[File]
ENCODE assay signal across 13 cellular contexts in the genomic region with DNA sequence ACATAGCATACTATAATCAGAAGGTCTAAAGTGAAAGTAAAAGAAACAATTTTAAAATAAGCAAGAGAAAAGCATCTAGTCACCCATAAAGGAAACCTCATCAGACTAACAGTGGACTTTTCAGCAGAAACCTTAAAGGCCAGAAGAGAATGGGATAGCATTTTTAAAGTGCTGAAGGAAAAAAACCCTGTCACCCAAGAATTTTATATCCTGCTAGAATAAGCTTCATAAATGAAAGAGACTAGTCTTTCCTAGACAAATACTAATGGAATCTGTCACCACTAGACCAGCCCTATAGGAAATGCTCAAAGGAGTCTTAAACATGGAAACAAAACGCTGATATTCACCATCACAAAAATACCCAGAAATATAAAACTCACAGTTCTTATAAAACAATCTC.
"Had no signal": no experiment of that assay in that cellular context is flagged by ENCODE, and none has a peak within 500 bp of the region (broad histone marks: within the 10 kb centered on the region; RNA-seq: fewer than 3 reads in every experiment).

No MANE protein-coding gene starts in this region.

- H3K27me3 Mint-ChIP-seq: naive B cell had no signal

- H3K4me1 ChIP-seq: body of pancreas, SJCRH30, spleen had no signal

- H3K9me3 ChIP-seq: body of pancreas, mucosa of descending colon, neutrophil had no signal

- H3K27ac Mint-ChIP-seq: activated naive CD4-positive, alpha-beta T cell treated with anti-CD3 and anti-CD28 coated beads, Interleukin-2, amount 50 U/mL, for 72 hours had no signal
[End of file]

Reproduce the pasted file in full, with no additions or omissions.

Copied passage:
ENCODE assay signal across 13 cellular contexts in the genomic region with DNA sequence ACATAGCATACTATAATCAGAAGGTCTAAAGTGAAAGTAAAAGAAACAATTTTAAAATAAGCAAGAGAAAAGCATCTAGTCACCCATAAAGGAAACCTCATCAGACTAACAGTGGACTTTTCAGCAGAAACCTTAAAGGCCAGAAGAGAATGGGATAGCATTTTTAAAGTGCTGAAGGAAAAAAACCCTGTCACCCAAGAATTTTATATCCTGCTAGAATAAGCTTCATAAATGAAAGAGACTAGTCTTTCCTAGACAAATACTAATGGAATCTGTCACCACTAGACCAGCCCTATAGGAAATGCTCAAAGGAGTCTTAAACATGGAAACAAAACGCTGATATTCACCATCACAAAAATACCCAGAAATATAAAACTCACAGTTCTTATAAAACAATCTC.
"Had no signal": no experiment of that assay in that cellular context is flagged by ENCODE, and none has a peak within 500 bp of the region (broad histone marks: within the 10 kb centered on the region; RNA-seq: fewer than 3 reads in every experiment).

No MANE protein-coding gene starts in this region.

- H3K27me3 Mint-ChIP-seq: naive B cell had no signal

- H3K4me1 ChIP-seq: body of pancreas, SJCRH30, spleen had no signal

- H3K9me3 ChIP-seq: body of pancreas, mucosa of descending colon, neutrophil had no signal

- H3K27ac Mint-ChIP-seq: activated naive CD4-positive, alpha-beta T cell treated with anti-CD3 and anti-CD28 coated beads, Interleukin-2, amount 50 U/mL, for 72 hours had no signal